FIG. 1 is a partial sectional view which schematically shows a transflective liquid crystal display including an edge thereof in a first embodiment of the present invention. As shown in FIG. 1, in a transflective liquid crystal display 1, a first substrate 10 and a second substrate 20, for example, composed of a transparent glass, which oppose each other with a liquid crystal layer 30 therebetween, are integrally bonded to each other by a sealant 40 which is annularly provided in the periphery of the two substrates 10 and 20.

At the liquid crystal layer 30 side of the first substrate 10, an organic film 11 for corrugating a reflection film 12, a metallic reflection film 12 for reflecting light entering the liquid crystal display, color filters 13 for performing color display, an overcoat film 14 for protecting the organic film 11 and the metallic reflection film 12 as well as for planarizing the corrugation due to the organic film 11 and the color filters 13, electrode layers 15 for driving the liquid crystal layer 30, and an alignment film 16 for controlling the alignment of liquid crystal molecules constituting the liquid crystal layer 30 are deposited in that order. At the liquid crystal layer 30 side of the second substrate 20, electrode layers 25, an overcoat film 24, and an alignment film 26 are deposited in that order.

A polarizer 18 is provided at a side of the first substrate 10 opposite the liquid crystal layer 30 side (on the outer surface of the first substrate 10), and a retardation film 27 and a polarizer 28 are deposited in that order at a side of the second substrate 20 opposite the liquid crystal layer 30 side (on the outer surface of the second substrate 20).

A backlight 5, which acts as a light source for performing transmissive display in the transflective liquid crystal display 1, is provided on the outer surface of the polarizer 18 of the first substrate 10.

The organic film 11 corrugates the metallic reflection film 12 formed thereon so that reflected light is efficiently scattered. Since light entering the liquid crystal display 1 is efficiently scattered by corrugating the metallic reflection film 12, bright display is enabled in the reflective mode.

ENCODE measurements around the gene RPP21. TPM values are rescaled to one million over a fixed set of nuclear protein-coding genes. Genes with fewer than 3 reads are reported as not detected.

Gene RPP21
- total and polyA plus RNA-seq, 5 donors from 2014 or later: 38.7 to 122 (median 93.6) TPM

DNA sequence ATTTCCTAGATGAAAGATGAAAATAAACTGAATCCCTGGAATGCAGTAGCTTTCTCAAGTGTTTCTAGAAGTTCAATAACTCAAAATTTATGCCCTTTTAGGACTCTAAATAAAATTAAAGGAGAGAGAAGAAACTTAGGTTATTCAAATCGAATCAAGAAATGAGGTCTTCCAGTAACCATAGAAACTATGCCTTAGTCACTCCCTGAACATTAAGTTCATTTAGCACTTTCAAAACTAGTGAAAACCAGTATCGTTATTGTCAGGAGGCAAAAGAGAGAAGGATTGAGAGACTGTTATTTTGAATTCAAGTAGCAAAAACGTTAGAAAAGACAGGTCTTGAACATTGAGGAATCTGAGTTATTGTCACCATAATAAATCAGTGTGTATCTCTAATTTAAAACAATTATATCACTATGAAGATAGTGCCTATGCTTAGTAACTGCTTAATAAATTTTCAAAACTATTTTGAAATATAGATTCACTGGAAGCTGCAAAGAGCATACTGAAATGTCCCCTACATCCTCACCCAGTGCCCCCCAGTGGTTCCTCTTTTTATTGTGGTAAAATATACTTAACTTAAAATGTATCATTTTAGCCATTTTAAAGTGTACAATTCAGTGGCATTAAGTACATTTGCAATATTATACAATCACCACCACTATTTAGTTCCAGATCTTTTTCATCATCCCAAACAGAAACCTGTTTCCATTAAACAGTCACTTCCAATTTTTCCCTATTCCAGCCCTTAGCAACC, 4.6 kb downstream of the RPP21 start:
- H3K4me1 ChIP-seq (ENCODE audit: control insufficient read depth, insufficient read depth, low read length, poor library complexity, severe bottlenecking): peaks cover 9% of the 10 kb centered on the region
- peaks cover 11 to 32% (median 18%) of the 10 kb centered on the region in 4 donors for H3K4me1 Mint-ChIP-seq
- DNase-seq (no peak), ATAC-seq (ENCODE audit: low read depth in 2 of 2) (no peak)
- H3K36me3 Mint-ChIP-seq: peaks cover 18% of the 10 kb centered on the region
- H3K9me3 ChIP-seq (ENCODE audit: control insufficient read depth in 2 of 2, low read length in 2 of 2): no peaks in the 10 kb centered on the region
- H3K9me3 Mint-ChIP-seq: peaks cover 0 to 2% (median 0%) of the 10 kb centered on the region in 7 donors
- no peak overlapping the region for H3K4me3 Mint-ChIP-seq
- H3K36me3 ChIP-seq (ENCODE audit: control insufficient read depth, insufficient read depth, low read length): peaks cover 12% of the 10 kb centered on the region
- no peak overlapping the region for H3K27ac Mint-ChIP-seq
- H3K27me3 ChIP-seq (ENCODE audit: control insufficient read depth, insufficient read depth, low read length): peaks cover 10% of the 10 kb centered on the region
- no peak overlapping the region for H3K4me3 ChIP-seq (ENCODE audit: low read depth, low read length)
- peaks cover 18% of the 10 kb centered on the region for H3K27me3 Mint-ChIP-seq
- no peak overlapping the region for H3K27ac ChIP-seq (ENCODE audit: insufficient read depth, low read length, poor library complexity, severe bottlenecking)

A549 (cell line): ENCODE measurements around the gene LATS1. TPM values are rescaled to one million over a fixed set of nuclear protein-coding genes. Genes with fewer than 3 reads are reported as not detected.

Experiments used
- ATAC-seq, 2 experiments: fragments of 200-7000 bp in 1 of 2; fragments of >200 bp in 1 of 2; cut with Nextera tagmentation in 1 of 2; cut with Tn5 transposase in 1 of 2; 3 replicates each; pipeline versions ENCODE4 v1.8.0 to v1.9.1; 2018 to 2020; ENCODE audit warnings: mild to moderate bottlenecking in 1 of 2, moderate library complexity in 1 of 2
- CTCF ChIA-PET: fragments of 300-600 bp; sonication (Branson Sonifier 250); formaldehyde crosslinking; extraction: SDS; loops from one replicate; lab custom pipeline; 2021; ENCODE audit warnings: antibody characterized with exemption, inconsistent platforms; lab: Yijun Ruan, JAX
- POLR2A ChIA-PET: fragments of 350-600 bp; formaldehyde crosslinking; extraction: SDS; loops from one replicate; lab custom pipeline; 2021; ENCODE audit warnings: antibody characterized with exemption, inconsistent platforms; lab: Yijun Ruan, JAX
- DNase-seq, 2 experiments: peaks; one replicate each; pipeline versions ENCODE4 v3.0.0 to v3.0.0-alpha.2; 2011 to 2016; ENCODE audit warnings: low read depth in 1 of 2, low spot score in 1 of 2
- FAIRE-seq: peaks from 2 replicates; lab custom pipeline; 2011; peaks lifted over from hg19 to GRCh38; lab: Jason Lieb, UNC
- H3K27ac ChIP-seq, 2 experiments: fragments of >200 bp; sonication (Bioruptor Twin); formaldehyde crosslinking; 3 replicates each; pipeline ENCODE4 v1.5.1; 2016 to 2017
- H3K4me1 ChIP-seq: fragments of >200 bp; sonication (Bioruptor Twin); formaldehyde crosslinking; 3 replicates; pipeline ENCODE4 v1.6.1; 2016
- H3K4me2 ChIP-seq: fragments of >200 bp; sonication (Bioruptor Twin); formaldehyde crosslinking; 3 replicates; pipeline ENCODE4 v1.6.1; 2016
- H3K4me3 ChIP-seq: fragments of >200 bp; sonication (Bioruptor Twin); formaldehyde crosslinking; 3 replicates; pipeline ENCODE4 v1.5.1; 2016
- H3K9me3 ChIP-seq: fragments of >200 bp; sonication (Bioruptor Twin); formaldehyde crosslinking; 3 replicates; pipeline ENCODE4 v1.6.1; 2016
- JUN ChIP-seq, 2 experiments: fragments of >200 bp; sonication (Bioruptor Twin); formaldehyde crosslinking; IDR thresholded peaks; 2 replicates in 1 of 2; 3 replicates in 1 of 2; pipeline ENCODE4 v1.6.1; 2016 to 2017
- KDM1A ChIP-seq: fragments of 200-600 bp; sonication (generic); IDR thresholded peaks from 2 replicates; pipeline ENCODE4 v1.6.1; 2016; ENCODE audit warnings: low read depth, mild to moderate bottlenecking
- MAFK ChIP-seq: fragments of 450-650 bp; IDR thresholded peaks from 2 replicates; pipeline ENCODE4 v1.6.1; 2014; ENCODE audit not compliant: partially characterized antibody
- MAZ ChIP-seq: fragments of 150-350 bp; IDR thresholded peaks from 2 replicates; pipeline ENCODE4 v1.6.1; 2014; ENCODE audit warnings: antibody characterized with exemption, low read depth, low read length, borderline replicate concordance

FIG. 2 is a perspective view showing a section including the organic film 11 and the metallic reflection film 12 formed thereon. As shown in the drawing, concave portions 12A are contiguously formed on the surface of the organic film 11 such that they share a common edge, the inner surface of each concave portion constituting a part of a spherical surface, and the metallic reflection film 12 is deposited on the concave surface.

Preferably, the depth of the concave portions 12A is set at random in the range of 0.1 to 3 μm, the pitch of the adjoining concave portions 12A is set in the range of 5 to 50 μm, and the inclination angle of the inner surface of each concave portion 12A is in the range of −30 degrees to +30 degrees.

It is particularly important to set the inclination angle of the inner surface of each concave portion 12A in the range of −30 degrees to +30 degrees and to arrange the pitches of the adjoining concave portions 12A planarily at random in all directions. If the pitches of the adjoining concave portions 12A are regular, reflected light is colored due to interference colors of light, and this is disadvantageous. If the inclination angle of the inner surface of the concave portion 12A is out of the range of −30 degrees to +30 degrees, the diffusing angle of reflected light becomes excessively large to decrease the intensity of reflection, and thereby it is not possible to obtain bright display. This is because the diffusing angle of reflected light becomes 36 degrees or more in air and the peak of reflection intensity in the liquid crystal display is decreased, resulting in a large total reflection loss.